Ashraf Ismael & Khalid Al Hashmi presented National Information Assurance Framework: The Legal Landscape in Qatar this morning at the THE2013 conference at the Qatar National Convention Centre.
I have to admit I went into this session expecting little in terms of visual imagery or metaphor, and was pleasantly surprised with the engaging delivery of the speakers and their use of personal anecdotes and metaphors which inspired my sketches.
Legal issues surrounding policy and law in Qatar is a topical issue, and the two speakers were able to deliver a lot of information in a way that the audience could relate to. One of Khalid’s examples about seatbelt use hit home with us for several reasons. He spoke of his children and how their learning about buckling up impacted his family in a positive way. Change is slow in this regard, and in Qatar right now seatbelt safety is a big issue with much attention from public awareness campaigns. His point was that this change takes time and education is key in societal shifts such as seatbelt safety.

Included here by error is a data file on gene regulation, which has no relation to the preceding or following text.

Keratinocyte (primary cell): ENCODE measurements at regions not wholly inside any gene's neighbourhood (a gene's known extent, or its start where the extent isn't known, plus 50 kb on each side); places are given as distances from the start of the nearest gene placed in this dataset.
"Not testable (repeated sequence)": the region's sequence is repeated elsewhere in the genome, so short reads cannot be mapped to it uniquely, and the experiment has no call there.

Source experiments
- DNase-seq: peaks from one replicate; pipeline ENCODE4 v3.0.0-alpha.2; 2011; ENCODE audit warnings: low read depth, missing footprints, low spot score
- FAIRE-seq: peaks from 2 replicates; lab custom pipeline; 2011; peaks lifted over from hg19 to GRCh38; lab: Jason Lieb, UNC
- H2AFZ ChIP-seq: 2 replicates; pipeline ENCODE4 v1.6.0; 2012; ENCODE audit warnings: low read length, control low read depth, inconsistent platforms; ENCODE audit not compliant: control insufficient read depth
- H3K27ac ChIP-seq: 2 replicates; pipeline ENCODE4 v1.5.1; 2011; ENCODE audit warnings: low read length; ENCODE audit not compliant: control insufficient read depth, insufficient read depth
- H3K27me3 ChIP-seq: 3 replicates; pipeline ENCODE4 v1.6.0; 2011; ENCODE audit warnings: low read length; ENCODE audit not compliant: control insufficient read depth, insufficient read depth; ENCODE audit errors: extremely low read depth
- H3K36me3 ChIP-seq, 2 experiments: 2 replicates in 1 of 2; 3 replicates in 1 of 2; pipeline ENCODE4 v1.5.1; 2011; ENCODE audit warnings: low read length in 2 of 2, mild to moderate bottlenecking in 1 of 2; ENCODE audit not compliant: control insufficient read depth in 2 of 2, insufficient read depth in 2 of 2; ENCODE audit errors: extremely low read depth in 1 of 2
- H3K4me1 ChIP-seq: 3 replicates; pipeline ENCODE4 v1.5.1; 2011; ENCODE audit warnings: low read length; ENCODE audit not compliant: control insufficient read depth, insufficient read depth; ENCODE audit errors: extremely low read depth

The analogy was then linked to the shift in thinking about regulation of internet content and the role of ICT and internet providers in censorship and protection of the members of this society. An audience member challenged the speakers on their assertion that ICT does not regulate content, asking why so much of the internet content in Qatar appears to be blocked. The explanation involves a process whereby citizens complain to local service providers and once a threshold is reached, sites are banned.
The speakers emphasized that information security is about enabling the flow of information and preventing misuse as well as protecting the values of the local culture (i.e., blasphemy laws are taken very seriously here in Qatar).